I miss my mother most at five o’clock.

In my mid-30s, I remember thinking that one good thing about having a sick mother was that she was always home, always there, to answer on the first ring.  I would start dinner, pour a glass of wine, and dial.  Hey mom, what are you doing?  Nothing, what are you doing?  Making dinner.  What are you making?  She was no longer able to cook, so she cooked vicariously through me.  Sometimes I lied and pretended I was making things I had no clue how to make — Chicken Cordon Bleu — to change up the conversation, to give us something else to talk about besides doctor appointments and inhalers and the shortening of time.  I’d even make up the ingredients, the steps, the ease of making something new; anything to distract us, to entertain.  All chicken, I would say, doesn’t need to be fried!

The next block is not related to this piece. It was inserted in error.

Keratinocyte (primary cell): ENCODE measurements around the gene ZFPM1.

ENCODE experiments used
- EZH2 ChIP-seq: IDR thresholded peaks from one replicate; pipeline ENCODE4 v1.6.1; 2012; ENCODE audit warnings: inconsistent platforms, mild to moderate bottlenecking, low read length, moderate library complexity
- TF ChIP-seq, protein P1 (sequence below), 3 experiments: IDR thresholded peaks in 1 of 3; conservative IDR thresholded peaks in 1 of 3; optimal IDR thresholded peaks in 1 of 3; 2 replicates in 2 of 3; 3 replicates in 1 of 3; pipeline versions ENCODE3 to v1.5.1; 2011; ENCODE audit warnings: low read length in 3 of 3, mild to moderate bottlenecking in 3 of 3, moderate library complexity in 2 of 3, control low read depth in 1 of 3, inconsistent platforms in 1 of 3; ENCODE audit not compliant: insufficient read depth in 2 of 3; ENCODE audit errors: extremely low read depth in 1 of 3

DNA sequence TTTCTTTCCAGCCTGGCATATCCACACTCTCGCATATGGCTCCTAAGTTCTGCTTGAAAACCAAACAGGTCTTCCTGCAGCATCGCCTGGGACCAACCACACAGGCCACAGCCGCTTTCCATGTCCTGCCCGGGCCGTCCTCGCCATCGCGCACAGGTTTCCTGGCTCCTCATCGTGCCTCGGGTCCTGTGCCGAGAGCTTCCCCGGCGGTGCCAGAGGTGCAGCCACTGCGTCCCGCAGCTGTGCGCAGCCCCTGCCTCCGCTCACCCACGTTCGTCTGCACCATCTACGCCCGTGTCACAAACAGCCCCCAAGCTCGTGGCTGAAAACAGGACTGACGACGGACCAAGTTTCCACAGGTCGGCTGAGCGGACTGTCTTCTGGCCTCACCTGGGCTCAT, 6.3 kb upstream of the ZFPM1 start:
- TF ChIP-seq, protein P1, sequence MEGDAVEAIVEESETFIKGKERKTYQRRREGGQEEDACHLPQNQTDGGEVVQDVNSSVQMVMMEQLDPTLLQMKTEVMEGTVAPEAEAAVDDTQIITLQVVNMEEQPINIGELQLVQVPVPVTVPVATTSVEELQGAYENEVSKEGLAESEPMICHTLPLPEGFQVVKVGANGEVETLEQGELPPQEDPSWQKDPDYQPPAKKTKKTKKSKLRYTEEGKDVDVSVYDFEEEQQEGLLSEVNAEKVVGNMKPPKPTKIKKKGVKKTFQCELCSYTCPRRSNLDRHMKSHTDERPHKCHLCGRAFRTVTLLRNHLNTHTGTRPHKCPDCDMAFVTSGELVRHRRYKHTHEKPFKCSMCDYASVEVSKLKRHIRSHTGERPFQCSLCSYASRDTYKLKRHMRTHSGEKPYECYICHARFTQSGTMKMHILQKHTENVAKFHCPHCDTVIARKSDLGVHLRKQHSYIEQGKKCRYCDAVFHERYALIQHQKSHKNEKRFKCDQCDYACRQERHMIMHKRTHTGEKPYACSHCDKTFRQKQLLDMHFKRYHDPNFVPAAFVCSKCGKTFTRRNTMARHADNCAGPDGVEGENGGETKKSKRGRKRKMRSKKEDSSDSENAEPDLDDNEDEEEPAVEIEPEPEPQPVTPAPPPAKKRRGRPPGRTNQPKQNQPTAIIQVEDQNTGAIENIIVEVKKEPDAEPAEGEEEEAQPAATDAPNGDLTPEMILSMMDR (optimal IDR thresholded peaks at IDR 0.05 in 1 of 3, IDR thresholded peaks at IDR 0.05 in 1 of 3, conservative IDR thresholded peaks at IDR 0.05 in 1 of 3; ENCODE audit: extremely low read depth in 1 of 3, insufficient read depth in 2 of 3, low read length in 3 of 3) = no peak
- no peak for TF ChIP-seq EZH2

I miss my mother most at five o’clock.

These days, when my husband and I decide we’re getting fat and it’s time to cut back, he will suggest skipping dinner.  Often I’ll agree:  what a great idea that is, we can just have a little snack, nothing big, you’re right.  But I never follow through.  I blame it on the clock.  On time.  It doesn’t matter if it’s winter or summer, daylight savings or dark by five, I pour my glass of wine and open the refrigerator door, ready to finish off the day the only way I know how.  It’s five o’clock.  What are you doing?  Making dinner.